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I recently purchased my first handgun and based on info derived from lurking in this forum, I bought a P99 9mm with the AS trigger. I'll pick it up this weekend and will put the first rounds through it shortly thereafter!
Being a newbie: Is there anything I should know or do before shooting it for the first time? I remember someone in this forum mentioning that his brandnew P99 needed a little cleaning and oiling...What ammo is recommended, I think I read to use 124gr for the first 300 rounds to help the recoil spring to break in properly?

Thanks again for all the info in this forum, it helped me greatly in making my choice!
 

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Congratulations on the Walther P99.

I have 16 handguns now (and have owned and sold 5 others). The Walther P99 AS in 40 S&W is by far my favorite.

Some people have had problems with jamming and erratic function the first several hundred rounds with a new P99. It has been recommended to use the 124 grain bullets (for the 9 MM) as a break in.

Well, from the start, I have used the cheap 115 gr Winchester White Box stuff and have never had any problems. Just clean and lube your gun often.
I use Break Free CLP on my Walther. I have not had any problems with this all-in one product, but it is probably not "the best" at any single function that the product is supposed to perform.

The Walther is a great gun. Buy it and shoot it. The AS trigger gets smoother with use and takes some time to master. The results are well worth the time and effort though.
 

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The gun does not leave the factory to be shot without being cleaned and lubed. Buy some Hoppes #9 powder solvent and use this to clean the preservative oil and junk left from manufacturing. Breakfree CLP will work fine as a lube. Both can be bought at Wal-mart. You will also need a rod and brush (9mm obviously) setup for the barrel. A boresnake is handy. CLP is nasty bad for you -- take a look at the MSDS. I highly suggest wearing gloves when cleaning a gun, but few people do. The gun needs less lube than you probably think it does.

The weight of the bullet doesn't matter for breaking the gun in. "Breaking a recoil spring in" sounds like complete BS. The recoil depends on a lot more than the bullet weight, so just buy whatever is cheap. Winchester White Box from Wal-mart works fine.

I also highly suggest finding someone who knows proper technique to teach you how to shoot from the very first time, so you don't develop any bad habits. An attentive student or knowledgeable cop is plenty. I've seen first hand the difference this can make. Much easier to learn it right from the start, than to fight with breaking bad habits. There is a difference in proper technique for target shooting and defensive shooting. Get more than one opinion on stuff.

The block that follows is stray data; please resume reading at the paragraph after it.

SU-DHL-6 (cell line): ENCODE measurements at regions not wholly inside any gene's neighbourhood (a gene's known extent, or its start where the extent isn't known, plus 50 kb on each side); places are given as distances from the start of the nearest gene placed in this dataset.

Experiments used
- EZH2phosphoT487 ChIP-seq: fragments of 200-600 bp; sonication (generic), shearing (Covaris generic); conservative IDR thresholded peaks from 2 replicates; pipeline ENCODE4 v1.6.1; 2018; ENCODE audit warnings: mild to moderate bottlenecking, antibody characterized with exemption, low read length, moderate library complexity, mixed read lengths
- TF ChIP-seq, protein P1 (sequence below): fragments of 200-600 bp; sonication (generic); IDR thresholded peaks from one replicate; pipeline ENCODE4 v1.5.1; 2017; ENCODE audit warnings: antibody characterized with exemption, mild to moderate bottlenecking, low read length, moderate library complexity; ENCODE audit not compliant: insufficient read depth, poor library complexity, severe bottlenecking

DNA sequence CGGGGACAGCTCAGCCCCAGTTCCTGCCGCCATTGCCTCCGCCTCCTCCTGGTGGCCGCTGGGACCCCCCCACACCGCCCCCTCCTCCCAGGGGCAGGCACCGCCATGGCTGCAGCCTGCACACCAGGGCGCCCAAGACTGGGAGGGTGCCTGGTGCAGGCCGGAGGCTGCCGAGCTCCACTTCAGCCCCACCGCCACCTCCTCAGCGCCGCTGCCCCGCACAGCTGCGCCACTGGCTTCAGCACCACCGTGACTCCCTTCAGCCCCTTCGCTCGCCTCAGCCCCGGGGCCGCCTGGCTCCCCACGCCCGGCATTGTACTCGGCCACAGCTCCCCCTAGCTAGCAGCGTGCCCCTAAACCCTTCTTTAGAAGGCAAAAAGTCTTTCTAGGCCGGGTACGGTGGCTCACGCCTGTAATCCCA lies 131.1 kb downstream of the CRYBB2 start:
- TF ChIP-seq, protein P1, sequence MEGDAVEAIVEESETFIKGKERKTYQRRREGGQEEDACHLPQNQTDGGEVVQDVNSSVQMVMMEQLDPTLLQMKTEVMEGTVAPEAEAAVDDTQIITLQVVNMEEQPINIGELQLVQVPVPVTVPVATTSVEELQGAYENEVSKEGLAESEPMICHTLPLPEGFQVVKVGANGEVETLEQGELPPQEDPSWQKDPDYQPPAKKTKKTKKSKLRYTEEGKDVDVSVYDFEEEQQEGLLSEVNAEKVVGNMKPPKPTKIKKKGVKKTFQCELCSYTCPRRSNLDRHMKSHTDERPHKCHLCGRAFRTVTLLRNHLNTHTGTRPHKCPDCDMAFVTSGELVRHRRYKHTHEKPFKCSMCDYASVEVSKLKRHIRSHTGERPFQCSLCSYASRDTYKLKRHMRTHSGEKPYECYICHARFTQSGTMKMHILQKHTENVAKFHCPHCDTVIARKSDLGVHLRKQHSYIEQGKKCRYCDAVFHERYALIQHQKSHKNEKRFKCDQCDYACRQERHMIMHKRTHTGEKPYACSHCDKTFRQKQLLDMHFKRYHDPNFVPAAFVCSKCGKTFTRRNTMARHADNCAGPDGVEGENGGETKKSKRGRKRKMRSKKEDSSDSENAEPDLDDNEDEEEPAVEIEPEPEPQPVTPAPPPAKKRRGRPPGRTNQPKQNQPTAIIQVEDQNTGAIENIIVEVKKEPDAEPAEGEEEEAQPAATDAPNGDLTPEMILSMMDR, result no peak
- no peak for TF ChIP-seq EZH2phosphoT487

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It is not a bad idea to field strip and clean/lube your new P99, but keep in mind that you aren't the first person to shoot it -- it was test fired by Walther and whomever collected the spent shell casing. I doubt they took the time to clean it afterwards, so there will likely be a bit of powder residue inside the bore of any "factory new" Walther.
 

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I have yet to clean a gun straight from the factory before fireing. Lubrication should be sufficent from the factory (as it was shot with lube and shouldnt be gone after just 2 shots).

Things to know about. Simple Green will clean a gun very very well, and wont hurt your walther.

SW99 magazines are identical to your P99 and about half the price. Unless your a Walther snob (which I am pretty guility of) you can use them.

With the AS trigger if you experince a Double fire/full auto shots for 2-3 rounds its probably not the gun but the short reset and poor trigger control. I experinced it(but knew what it was) and most of my friends do the same thing.

Like stated before on every striker fired pistol, do not lubricate the fireing pin channel!

Other then that enjoy the gun, and get a good holster for such as Blade-tech etc. Stay away from Fobus. I suggest a inside the waste band holster as it seems everyone migrates to them eventually(but its a matter of opinion and personal clothing).
 

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I have yet to clean a gun straight from the factory before fireing. Lubrication should be sufficent from the factory (as it was shot with lube and shouldnt be gone after just 2 shots).
Sorry - but that is a bad idea. And, someone new to guns should not follow it.

You should ALWAYS take a new gun home and degrease and reoil it (and clean it in the process, obviously) - Do this BEFORE you shoot it the first time.

New guns don't alwayws have oil in the right spots. And, some companies use a packing type grease in the guns to prevent rust. HK does this, as does some others.

Also, in the process of cleaning - you see that nothing is wrong with the gun.

How would U like to go shoot your new gun for the 1st time - and have it jam. It would suck. Then you take it home and clean it - and it woks 100% on the second trip. But, your confidence in the gun isn't that great anymore. And, you pretty much wasted your time on that first trip, along with the ammo....

I've heard stories like that over the years many, many times.

ALWAYS clean a new gun.
 

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Just shoot it....;)




Winchester white box...from wally-world. cheap ammo. After you shoot a few boxes, switch to blazerbrass. A little more expensive but your groups will be tighter and you will be a happy walther owner just like the rest of us!:D
 

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"...I have yet to clean a gun straight from the factory before fireing. Lubrication should be sufficent from the factory (as it was shot with lube and shouldnt be gone after just 2 shots."